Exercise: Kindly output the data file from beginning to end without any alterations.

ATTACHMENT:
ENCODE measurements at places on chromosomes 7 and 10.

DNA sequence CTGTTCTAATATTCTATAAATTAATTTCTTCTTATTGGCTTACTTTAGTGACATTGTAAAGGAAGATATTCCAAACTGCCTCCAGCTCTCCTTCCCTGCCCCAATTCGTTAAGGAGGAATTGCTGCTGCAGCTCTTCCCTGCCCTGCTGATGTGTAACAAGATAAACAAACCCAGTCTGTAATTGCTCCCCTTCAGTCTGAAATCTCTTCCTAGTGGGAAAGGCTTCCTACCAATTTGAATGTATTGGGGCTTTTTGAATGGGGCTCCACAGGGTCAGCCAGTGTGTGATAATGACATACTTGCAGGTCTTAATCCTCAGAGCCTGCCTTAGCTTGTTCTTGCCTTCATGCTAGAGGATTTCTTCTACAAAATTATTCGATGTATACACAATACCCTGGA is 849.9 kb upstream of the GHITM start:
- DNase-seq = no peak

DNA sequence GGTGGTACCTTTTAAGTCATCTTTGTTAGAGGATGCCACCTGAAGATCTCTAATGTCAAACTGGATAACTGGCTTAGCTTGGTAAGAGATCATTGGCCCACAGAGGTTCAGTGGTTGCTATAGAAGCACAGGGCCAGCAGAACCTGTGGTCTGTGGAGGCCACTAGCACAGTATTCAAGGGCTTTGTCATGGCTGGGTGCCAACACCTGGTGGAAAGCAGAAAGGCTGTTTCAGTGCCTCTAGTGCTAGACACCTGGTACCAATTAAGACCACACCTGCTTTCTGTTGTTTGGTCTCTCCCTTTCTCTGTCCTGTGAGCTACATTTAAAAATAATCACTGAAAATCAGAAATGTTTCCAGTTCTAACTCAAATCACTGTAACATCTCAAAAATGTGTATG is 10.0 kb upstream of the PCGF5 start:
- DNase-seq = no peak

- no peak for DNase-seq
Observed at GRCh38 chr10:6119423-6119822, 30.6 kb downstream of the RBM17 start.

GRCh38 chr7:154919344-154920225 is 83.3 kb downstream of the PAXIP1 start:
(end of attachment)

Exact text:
ENCODE measurements at places on chromosomes 7 and 10.

DNA sequence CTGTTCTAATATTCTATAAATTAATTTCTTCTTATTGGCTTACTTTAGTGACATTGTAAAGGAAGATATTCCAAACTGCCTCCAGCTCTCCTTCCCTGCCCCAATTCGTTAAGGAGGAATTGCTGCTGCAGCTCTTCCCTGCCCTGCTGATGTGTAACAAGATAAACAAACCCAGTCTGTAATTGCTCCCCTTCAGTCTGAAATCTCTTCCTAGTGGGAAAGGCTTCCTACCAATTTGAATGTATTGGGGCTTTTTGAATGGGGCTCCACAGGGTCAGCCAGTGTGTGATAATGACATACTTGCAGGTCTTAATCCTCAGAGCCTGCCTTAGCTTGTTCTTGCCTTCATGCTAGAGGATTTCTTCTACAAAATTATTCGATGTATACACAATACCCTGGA is 849.9 kb upstream of the GHITM start:
- DNase-seq = no peak

DNA sequence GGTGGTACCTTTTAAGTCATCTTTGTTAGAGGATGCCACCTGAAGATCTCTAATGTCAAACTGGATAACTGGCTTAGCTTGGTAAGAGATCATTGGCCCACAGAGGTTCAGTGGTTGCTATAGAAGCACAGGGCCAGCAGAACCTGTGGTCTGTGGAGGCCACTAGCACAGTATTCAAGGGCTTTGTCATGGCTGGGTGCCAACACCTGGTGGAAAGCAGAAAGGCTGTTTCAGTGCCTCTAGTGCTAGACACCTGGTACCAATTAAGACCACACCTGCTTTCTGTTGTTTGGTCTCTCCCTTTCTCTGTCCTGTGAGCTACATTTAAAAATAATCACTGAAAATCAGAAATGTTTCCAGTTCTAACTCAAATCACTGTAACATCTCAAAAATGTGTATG is 10.0 kb upstream of the PCGF5 start:
- DNase-seq = no peak

- no peak for DNase-seq
Observed at GRCh38 chr10:6119423-6119822, 30.6 kb downstream of the RBM17 start.

GRCh38 chr7:154919344-154920225 is 83.3 kb downstream of the PAXIP1 start: